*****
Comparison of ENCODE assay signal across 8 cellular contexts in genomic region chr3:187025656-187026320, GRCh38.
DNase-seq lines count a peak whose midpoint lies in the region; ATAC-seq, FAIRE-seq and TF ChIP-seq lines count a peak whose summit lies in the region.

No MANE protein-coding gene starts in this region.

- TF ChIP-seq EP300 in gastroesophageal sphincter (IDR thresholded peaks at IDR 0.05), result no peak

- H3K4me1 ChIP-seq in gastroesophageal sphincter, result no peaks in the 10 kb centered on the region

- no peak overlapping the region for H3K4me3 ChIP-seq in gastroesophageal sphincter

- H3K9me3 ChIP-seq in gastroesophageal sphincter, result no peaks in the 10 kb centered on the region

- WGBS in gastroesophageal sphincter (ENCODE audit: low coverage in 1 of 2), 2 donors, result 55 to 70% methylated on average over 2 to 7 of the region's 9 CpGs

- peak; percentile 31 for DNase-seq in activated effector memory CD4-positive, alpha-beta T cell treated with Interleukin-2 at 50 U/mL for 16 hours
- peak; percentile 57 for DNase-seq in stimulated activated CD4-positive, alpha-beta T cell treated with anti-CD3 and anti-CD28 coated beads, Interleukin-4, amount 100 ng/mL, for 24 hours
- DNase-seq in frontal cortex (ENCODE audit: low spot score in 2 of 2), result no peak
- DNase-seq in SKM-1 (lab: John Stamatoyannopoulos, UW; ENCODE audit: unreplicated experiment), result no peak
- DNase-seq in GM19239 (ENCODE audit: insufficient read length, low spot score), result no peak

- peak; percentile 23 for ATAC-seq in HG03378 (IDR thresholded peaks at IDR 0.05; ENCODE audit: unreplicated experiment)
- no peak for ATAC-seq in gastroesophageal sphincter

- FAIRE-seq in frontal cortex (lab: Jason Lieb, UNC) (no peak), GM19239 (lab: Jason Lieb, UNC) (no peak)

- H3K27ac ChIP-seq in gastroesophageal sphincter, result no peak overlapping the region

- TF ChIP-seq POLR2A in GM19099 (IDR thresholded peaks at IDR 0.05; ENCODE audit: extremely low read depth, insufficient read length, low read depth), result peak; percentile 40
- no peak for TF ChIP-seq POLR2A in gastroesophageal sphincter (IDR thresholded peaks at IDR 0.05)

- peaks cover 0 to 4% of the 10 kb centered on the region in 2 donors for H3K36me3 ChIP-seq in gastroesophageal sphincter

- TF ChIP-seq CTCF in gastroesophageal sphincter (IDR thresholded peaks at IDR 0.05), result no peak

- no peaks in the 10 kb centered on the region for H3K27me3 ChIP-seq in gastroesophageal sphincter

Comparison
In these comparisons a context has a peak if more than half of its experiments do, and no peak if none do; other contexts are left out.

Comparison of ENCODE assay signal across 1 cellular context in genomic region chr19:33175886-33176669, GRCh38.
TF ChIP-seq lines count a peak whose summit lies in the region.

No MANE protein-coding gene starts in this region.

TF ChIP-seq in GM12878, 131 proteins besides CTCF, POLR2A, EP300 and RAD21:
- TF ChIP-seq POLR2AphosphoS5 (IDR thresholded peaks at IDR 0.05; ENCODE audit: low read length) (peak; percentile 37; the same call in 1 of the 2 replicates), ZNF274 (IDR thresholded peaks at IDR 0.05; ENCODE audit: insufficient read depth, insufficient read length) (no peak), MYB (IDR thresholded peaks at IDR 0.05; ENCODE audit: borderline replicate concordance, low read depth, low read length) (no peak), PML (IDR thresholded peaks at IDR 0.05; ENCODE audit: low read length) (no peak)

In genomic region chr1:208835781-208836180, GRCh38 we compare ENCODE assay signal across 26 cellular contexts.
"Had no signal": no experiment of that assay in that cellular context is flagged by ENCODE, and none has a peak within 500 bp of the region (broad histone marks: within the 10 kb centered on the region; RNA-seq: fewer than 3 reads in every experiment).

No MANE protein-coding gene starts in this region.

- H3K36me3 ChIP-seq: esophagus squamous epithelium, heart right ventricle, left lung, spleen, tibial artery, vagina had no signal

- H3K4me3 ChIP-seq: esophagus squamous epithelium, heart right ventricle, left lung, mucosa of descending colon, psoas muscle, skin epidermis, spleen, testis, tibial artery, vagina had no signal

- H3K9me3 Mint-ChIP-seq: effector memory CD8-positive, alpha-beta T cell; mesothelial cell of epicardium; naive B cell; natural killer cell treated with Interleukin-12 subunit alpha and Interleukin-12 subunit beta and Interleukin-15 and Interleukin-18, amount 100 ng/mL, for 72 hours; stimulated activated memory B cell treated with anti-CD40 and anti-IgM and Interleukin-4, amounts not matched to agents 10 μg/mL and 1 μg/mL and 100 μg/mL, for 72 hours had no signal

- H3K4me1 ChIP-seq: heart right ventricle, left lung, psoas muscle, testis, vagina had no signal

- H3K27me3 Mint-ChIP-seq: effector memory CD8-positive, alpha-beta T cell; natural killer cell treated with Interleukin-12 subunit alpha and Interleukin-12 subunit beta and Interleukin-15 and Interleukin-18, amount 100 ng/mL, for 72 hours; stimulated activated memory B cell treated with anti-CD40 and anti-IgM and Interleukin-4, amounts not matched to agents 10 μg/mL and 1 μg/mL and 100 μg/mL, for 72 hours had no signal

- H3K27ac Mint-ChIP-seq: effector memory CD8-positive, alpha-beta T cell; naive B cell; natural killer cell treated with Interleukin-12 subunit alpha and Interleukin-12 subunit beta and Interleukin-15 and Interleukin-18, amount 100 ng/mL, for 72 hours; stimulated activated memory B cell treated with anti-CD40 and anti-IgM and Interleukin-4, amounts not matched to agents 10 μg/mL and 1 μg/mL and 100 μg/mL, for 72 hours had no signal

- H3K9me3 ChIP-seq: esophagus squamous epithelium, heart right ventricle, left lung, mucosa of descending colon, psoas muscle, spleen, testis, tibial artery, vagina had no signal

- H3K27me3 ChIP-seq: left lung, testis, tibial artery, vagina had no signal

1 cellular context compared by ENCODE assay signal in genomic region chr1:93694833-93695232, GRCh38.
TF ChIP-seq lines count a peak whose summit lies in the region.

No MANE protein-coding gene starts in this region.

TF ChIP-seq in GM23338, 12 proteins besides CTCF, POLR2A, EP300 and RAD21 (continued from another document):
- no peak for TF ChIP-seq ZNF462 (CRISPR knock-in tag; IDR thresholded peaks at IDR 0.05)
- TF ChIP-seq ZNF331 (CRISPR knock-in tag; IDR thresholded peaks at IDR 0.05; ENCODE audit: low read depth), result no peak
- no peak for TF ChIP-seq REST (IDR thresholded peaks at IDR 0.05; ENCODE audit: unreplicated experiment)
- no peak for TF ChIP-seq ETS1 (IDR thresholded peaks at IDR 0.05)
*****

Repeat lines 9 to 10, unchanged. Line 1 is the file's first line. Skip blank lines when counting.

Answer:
- peak; percentile 31 for DNase-seq in activated effector memory CD4-positive, alpha-beta T cell treated with Interleukin-2 at 50 U/mL for 16 hours
- peak; percentile 57 for DNase-seq in stimulated activated CD4-positive, alpha-beta T cell treated with anti-CD3 and anti-CD28 coated beads, Interleukin-4, amount 100 ng/mL, for 24 hours